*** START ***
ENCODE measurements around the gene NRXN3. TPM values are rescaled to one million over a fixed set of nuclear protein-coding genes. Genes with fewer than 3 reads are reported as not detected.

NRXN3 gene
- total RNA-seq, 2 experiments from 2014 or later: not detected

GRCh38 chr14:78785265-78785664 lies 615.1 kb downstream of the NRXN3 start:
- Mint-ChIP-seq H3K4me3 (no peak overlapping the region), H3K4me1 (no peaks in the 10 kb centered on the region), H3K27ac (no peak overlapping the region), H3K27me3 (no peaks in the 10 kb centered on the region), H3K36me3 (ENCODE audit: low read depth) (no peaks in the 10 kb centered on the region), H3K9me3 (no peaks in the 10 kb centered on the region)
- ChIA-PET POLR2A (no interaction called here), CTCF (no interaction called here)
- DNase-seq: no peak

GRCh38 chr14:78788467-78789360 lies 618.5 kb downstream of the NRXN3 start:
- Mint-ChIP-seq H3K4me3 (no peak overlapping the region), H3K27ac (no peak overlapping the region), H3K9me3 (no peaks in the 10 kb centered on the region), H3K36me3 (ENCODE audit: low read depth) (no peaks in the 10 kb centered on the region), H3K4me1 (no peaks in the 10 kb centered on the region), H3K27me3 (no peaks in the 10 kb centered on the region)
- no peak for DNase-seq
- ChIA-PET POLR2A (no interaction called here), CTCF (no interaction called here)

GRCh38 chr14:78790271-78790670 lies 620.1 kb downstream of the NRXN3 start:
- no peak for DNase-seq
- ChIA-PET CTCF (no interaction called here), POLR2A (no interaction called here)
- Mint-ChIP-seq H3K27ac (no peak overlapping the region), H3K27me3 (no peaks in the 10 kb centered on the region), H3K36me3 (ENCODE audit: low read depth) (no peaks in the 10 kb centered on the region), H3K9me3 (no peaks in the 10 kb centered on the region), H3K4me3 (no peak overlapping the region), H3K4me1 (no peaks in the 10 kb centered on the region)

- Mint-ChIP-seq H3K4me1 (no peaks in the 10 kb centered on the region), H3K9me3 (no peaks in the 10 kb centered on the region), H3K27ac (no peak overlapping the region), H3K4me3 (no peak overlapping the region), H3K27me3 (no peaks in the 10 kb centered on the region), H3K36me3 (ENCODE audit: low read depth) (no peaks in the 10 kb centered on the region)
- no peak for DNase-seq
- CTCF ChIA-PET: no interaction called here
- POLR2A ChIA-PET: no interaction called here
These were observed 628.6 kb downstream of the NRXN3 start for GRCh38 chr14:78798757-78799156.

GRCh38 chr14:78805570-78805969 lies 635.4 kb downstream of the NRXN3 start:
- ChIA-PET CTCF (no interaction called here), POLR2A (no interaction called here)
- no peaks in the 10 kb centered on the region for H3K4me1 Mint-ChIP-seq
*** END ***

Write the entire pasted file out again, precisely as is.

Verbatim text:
ENCODE measurements around the gene NRXN3. TPM values are rescaled to one million over a fixed set of nuclear protein-coding genes. Genes with fewer than 3 reads are reported as not detected.

NRXN3 gene
- total RNA-seq, 2 experiments from 2014 or later: not detected

GRCh38 chr14:78785265-78785664 lies 615.1 kb downstream of the NRXN3 start:
- Mint-ChIP-seq H3K4me3 (no peak overlapping the region), H3K4me1 (no peaks in the 10 kb centered on the region), H3K27ac (no peak overlapping the region), H3K27me3 (no peaks in the 10 kb centered on the region), H3K36me3 (ENCODE audit: low read depth) (no peaks in the 10 kb centered on the region), H3K9me3 (no peaks in the 10 kb centered on the region)
- ChIA-PET POLR2A (no interaction called here), CTCF (no interaction called here)
- DNase-seq: no peak

GRCh38 chr14:78788467-78789360 lies 618.5 kb downstream of the NRXN3 start:
- Mint-ChIP-seq H3K4me3 (no peak overlapping the region), H3K27ac (no peak overlapping the region), H3K9me3 (no peaks in the 10 kb centered on the region), H3K36me3 (ENCODE audit: low read depth) (no peaks in the 10 kb centered on the region), H3K4me1 (no peaks in the 10 kb centered on the region), H3K27me3 (no peaks in the 10 kb centered on the region)
- no peak for DNase-seq
- ChIA-PET POLR2A (no interaction called here), CTCF (no interaction called here)

GRCh38 chr14:78790271-78790670 lies 620.1 kb downstream of the NRXN3 start:
- no peak for DNase-seq
- ChIA-PET CTCF (no interaction called here), POLR2A (no interaction called here)
- Mint-ChIP-seq H3K27ac (no peak overlapping the region), H3K27me3 (no peaks in the 10 kb centered on the region), H3K36me3 (ENCODE audit: low read depth) (no peaks in the 10 kb centered on the region), H3K9me3 (no peaks in the 10 kb centered on the region), H3K4me3 (no peak overlapping the region), H3K4me1 (no peaks in the 10 kb centered on the region)

- Mint-ChIP-seq H3K4me1 (no peaks in the 10 kb centered on the region), H3K9me3 (no peaks in the 10 kb centered on the region), H3K27ac (no peak overlapping the region), H3K4me3 (no peak overlapping the region), H3K27me3 (no peaks in the 10 kb centered on the region), H3K36me3 (ENCODE audit: low read depth) (no peaks in the 10 kb centered on the region)
- no peak for DNase-seq
- CTCF ChIA-PET: no interaction called here
- POLR2A ChIA-PET: no interaction called here
These were observed 628.6 kb downstream of the NRXN3 start for GRCh38 chr14:78798757-78799156.

GRCh38 chr14:78805570-78805969 lies 635.4 kb downstream of the NRXN3 start:
- ChIA-PET CTCF (no interaction called here), POLR2A (no interaction called here)
- no peaks in the 10 kb centered on the region for H3K4me1 Mint-ChIP-seq